On Thursday 15 January, MPs took part in a debate on a motion relating to the Transatlantic Trade and Investment Partnership (TTIP). This debate was scheduled by the Backbench Business Committee.
The debate began at 2.31pm and was opened by Mr Geraint Davies, Labour and Co-operative MP for Swansea West. Minister of State at the Department for Business, Innovation and Skills, Matthew Hancock, responded on behalf of the Government.
Watch the debate and read the transcript
Text of the Motion
MPs debated the following motion:
'That this House believes that the Transatlantic Trade and Investment Partnership and any associated investor-state dispute settlement provisions should be subject to scrutiny in the European Parliament and the UK Parliament.'
An amendment to this motion had been tabled in the name of Caroline Lucas, Green Party MP for Brighton, Pavilion, but was not selected:
'Line 1, leave out from ‘Partnership’ to end and add ‘(TTIP) has still not received adequate scrutiny by either the European Parliament or the UK Parliament; welcomes the growing public and political concern over the investor-state dispute settlement (ISDS), explicitly designed to give private companies and investors new rights to sue governments; regrets that the European Commission rejected the European Citizens’ Petition on TTIP, now signed by over 1.2 million people including over 200,000 people in the UK; notes the risk of job losses of around 1.3 million in the EU under the ambitious scenario for TTIP preferred by EU negotiators, according to official figures; considers that TTIP and its investor protection provisions pose an unacceptable threat to the NHS and the ability of future governments to repeal the Health and Social Care Act 2012 and reverse creeping privatisation in the public health sector; further believes that TTIP and the ISDS undermine democratic law-making in the public interest across a range of areas from workers’ rights, consumer protection and education policy to food standards, animal welfare and environmental protection; calls for the complete removal from the agreement of all investor-state dispute settlement provisions; and further calls on the Government to push for talks on TTIP to be frozen in their entirety.'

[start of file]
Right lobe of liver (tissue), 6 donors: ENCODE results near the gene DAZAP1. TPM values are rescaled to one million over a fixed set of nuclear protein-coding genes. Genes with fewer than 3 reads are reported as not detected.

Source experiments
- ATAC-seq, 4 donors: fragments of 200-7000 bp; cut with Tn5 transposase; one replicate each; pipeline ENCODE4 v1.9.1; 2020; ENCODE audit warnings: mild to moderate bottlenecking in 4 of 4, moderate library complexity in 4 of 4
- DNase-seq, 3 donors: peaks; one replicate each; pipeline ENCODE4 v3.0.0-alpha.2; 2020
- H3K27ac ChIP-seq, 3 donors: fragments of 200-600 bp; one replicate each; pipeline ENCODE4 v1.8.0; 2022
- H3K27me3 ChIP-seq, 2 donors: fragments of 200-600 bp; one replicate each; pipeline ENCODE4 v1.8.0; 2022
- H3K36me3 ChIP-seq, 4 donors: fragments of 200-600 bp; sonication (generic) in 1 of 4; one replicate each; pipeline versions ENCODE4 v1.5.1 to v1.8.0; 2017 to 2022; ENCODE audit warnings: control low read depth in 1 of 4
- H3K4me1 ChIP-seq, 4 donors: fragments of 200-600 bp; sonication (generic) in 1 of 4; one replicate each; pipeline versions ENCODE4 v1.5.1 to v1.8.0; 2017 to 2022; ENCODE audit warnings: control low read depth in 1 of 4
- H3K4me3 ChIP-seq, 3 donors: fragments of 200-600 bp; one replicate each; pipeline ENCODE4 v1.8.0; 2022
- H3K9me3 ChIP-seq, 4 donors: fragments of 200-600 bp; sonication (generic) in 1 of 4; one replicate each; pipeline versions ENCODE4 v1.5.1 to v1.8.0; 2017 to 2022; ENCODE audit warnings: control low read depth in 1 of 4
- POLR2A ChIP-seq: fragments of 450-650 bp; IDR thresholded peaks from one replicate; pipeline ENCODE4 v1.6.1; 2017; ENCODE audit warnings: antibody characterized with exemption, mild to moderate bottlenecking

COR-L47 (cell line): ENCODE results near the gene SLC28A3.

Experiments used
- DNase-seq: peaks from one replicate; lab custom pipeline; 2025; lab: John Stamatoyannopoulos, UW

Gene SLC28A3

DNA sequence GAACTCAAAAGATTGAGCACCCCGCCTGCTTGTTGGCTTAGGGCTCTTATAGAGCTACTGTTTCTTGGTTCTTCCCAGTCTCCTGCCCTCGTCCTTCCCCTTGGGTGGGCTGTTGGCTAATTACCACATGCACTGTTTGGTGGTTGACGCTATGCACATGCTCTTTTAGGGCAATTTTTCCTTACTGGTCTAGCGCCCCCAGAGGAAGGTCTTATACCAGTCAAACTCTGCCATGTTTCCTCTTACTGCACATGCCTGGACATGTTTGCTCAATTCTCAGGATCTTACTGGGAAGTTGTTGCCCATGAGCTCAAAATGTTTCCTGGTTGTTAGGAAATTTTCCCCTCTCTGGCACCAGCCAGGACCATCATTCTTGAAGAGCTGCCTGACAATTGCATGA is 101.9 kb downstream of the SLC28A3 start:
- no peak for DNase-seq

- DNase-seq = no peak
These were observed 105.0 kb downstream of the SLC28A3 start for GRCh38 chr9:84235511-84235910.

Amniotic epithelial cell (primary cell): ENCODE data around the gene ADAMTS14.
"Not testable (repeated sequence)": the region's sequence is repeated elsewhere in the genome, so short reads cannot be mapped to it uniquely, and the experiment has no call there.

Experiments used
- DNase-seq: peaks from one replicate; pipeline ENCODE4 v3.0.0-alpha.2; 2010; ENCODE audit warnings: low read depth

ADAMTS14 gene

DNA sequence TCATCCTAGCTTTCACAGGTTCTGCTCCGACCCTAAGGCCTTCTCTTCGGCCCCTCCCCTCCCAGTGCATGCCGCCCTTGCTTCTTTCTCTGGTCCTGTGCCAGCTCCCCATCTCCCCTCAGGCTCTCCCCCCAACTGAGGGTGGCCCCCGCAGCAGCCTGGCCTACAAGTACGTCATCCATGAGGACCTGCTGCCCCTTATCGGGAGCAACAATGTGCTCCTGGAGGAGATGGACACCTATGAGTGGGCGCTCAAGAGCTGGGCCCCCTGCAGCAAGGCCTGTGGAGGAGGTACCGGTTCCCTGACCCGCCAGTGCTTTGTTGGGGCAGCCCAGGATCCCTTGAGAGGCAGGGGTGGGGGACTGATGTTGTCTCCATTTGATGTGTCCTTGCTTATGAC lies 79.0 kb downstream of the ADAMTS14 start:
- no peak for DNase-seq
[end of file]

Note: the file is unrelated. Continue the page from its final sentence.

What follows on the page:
Backbench Business Committee
The Backbench Business Committee meets weekly on Tuesdays at 3pm to consider requests for debates from any backbench Members of Parliament on any subject, including those raised in e-petitions or national campaigns.
An MP must make a representation before the Committee for an e-petition or petition to be debated; e-petitions exceeding the Government's 100,000 signature threshold are not automatically allocated backbench time.
The Committee then has to decide how to allocate the limited Parliamentary time it has at its disposal. The Committee's meetings are always conducted in public and can be watched on Parliament TV.